Dave Bittner: [00:00:03:17] Researchers look into a wave of attacks on financial institutions. Microsoft calls for Geneva Convention for cyberspace. We take a look at phishing. And the RSA conference is underway. And we’ve got news from the innovation sandbox, and venture capitalists.
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Dave Bittner: [00:01:31:15] Major funding for the CyberWire podcast is provided by Cylance. I'm Dave Bittner, not in Baltimore as usual but in San Francisco, the city by the other bay with your CyberWire summary for Tuesday, February 14th, 2017.
Dave Bittner: [00:01:45:03] We're, of course, in California covering RSA 2017. We'll offer some observations from the conference a bit later but for now here's a quick review of the day's news.
Dave Bittner: [00:01:54:16] Researchers at Symantec and BAE have been looking into a wave of attacks on financial institutions. These attacks appear linked, they believe, to the Lazarus Group. The connection the researchers perceive is with the malware discovered in several of the watering hole attacks. The malware in question is "Ratankba" and it is thought to bear significant similarities to attack tools used against banks by the Lazarus Group, a criminal organization believed by many to be linked to North Korea and the hack Sony Pictures sustained in 2014. The wave of bank hacking came to light when Polish banks realized they were being compromised through a malware infection on Poland's financial sector regulatory body, the Polish Financial Supervision Authority. Its compromised website was serving as a watering hole.
Dave Bittner: [00:02:40:02] Polish media had initially suspected the campaign to originate with Russian security services; this is now being called into doubt. Attribution is notoriously difficult, the more so insofar as various intelligence and security services make use of criminal actors and even legitimate contractors to lend a degree of plausible deniability to their cyber offensive operations. Cybereason has been reporting their findings in this regard at RSA, noting an increased tendency of governments - Russia, the United States, and the United Arab Emirates are all mentioned - to use such third parties to install and manage cyber espionage tools. Russia's use of criminal gangs was particularly evident in the hacks of the Ukrainian power grid, But the lesson here is that the old staple of covert and clandestine tradecraft, plausible deniability, has reappeared in cyberspace. It's just in a new key.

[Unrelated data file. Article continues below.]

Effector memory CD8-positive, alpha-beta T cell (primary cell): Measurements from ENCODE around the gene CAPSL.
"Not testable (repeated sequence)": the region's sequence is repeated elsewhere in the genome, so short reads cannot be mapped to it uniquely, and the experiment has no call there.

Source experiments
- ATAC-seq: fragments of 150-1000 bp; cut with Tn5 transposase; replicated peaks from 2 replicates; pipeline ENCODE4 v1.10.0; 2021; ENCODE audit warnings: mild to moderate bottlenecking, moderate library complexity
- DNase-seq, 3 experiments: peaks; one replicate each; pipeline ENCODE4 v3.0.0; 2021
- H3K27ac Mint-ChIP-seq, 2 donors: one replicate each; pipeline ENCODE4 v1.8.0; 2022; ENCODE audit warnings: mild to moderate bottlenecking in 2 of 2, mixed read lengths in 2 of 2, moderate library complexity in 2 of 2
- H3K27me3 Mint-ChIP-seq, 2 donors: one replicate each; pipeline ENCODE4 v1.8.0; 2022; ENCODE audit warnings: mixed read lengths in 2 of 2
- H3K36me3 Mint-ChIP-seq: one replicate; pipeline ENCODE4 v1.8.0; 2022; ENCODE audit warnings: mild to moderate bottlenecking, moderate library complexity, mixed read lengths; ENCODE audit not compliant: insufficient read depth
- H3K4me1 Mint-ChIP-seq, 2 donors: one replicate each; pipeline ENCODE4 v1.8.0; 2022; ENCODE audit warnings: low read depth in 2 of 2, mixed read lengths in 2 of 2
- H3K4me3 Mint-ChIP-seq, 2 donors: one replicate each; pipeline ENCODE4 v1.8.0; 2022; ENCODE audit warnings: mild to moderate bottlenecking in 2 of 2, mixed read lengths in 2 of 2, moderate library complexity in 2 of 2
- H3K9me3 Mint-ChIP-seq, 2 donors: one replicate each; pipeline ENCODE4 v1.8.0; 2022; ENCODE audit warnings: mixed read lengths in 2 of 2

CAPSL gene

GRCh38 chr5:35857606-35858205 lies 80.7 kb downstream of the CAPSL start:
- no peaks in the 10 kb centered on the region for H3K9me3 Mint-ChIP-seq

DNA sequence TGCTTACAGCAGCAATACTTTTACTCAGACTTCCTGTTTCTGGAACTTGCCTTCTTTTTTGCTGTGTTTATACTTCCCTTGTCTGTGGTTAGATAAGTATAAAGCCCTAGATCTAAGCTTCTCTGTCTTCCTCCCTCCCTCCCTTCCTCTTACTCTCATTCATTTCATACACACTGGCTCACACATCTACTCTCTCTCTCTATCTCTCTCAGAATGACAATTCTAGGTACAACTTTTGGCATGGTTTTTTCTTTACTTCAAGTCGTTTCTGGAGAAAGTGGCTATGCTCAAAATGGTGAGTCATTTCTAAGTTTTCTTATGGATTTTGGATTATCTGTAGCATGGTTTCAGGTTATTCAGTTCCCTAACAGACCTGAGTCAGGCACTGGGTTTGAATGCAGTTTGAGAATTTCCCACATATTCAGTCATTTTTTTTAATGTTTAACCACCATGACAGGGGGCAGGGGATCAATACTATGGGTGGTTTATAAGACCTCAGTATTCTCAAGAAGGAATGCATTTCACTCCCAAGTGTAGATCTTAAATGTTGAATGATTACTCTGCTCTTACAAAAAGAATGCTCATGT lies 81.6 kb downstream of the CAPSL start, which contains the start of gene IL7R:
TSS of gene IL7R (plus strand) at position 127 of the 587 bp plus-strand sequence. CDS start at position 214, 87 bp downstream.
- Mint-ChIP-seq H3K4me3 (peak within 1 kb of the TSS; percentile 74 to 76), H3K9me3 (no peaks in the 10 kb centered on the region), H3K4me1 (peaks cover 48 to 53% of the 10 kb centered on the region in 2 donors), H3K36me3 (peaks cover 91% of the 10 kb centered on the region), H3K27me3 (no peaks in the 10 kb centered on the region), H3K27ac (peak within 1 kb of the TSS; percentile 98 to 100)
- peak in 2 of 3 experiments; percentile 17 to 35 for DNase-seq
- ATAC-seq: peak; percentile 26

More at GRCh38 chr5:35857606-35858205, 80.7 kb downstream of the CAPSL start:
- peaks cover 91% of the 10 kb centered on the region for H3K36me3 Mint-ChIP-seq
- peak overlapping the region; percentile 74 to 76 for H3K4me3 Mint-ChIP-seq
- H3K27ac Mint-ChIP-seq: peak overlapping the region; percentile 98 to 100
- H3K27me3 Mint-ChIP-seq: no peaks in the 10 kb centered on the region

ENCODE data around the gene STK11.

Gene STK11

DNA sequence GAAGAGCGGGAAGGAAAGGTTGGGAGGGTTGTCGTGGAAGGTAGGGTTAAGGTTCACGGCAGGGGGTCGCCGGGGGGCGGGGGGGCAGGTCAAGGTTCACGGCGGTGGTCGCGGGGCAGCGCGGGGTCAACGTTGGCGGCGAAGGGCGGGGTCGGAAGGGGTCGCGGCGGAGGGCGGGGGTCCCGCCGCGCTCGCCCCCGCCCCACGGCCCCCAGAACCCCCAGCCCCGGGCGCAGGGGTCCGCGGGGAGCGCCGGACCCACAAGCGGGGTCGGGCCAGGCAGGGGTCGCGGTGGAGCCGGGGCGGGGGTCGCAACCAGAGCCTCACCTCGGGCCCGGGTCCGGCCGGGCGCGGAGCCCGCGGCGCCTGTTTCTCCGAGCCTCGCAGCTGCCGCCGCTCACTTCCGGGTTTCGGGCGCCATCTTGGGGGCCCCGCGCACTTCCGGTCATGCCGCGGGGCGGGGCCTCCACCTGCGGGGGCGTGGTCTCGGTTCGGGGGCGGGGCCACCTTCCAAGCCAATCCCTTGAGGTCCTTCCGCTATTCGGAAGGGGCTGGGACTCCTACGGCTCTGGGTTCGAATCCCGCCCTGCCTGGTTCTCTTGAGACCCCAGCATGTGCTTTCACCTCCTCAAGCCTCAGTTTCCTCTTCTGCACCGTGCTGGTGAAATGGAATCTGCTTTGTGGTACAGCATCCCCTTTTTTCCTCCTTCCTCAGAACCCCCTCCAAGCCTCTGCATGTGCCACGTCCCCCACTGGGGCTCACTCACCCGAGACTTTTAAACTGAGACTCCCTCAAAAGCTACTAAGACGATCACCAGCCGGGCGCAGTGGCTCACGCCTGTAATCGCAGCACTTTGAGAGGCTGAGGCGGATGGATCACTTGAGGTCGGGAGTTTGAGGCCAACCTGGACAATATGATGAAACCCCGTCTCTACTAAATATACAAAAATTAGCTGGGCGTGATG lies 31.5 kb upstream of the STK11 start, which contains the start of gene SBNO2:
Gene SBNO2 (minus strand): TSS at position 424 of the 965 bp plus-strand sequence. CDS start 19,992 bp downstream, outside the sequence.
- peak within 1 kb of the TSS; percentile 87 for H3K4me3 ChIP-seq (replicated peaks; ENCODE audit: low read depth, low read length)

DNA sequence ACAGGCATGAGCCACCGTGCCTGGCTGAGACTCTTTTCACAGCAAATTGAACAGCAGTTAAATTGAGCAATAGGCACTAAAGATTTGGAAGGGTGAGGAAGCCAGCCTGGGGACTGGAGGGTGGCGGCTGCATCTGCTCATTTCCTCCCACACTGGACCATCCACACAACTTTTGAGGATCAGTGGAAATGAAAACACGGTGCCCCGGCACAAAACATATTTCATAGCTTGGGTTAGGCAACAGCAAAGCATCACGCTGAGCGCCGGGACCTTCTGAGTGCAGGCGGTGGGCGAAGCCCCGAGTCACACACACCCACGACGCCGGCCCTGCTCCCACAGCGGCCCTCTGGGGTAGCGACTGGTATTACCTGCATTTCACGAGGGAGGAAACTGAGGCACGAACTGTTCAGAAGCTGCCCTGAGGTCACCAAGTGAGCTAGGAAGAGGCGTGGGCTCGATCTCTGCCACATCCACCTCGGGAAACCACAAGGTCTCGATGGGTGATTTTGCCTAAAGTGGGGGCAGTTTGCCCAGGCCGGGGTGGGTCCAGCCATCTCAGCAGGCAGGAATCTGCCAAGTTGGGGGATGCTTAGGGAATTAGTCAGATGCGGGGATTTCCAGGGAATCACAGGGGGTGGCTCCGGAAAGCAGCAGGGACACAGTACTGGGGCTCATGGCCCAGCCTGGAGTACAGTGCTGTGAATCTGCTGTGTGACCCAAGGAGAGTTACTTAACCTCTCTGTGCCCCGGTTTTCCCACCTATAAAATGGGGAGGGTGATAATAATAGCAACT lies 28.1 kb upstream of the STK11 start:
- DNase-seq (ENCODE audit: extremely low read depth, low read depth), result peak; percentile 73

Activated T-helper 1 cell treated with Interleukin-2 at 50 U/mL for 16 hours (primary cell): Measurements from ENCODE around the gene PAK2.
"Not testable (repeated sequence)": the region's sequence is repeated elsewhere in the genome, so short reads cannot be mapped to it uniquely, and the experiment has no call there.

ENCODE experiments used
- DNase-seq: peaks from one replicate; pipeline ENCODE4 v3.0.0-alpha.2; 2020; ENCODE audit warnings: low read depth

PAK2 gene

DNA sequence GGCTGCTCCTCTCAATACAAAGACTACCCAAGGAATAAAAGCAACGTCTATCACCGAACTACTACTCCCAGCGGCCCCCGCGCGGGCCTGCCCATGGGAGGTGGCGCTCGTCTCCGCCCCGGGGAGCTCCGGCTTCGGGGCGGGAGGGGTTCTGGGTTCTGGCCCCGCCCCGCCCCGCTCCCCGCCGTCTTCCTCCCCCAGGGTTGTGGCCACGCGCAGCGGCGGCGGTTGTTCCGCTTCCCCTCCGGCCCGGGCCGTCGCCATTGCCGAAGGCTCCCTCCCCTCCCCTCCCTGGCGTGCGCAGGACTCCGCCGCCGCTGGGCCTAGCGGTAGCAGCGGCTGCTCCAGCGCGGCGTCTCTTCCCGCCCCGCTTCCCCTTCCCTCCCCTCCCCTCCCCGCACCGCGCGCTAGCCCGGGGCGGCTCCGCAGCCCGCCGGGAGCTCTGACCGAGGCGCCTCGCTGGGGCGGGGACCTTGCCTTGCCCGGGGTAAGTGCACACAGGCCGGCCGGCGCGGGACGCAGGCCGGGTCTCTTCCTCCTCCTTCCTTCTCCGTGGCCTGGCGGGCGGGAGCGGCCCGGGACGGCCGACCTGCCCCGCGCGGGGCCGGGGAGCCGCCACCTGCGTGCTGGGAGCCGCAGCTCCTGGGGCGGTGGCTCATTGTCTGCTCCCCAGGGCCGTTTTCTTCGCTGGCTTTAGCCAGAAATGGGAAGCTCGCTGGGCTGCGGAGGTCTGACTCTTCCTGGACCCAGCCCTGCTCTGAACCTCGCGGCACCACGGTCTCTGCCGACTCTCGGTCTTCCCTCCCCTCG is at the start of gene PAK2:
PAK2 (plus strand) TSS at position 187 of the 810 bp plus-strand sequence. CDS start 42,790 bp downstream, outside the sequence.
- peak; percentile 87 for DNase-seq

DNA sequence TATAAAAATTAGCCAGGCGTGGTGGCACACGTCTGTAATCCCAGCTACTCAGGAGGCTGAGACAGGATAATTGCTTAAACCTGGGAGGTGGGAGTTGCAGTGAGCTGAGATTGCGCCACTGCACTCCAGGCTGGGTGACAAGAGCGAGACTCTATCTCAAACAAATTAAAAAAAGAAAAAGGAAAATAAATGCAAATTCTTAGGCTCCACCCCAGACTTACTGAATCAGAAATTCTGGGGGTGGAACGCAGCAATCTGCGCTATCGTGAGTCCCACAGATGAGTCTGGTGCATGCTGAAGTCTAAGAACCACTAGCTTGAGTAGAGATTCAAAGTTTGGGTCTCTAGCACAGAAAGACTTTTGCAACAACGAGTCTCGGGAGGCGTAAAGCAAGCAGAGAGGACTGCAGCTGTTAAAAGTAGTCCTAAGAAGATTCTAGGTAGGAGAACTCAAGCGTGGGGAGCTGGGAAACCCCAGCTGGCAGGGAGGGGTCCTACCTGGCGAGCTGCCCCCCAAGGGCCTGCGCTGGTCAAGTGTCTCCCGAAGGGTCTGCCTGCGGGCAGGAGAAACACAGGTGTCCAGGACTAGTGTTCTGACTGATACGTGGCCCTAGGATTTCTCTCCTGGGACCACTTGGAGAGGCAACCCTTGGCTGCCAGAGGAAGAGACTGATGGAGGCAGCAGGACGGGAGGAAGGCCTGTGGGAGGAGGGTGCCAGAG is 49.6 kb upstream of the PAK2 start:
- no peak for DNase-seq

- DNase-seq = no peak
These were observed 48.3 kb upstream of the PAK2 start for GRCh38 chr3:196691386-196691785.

Dave Bittner: [00:03:33:07] Along those lines, Microsoft has called for a "Geneva Convention" in cyberspace. Such an agreement would go beyond the protection of noncombatants the original Geneva Conventions sought to ensure, and would extend to the full range of issues at they might be negotiated for cyber conflict. Microsoft is interested in promoting general international norms of cyber conflict that would have a significant analogy to the international norms that currently govern armed conflict.
Dave Bittner: [00:04:01:09] Trevor Hawthorn is CTO at Wombat Security Technologies and they recently released their 2017 state of the phish report. We checked in with him for some highlights.
Trevor Hawthorn: [00:04:11:19] There were some trends that continued on that we've seen the last several years, there's also some goods news. So we are actually starting to see some improvements when it comes to phishing and so, you know, while it's still an ongoing threat just like a lot of things, just because you may tamp down one particular attack factor, doesn't mean that you can completely take the pressure off and shift onto something else. It now is something that you have to kind of maintain. If you've reviewed the report, we send a lot of phishing emails and so we have a pretty good idea of what makes people tick. Are people clicking more? Are they clicking less? And one of the trends that the report shows is we saw a 64% increase in organizations measuring end user risk from 2015 to 2016.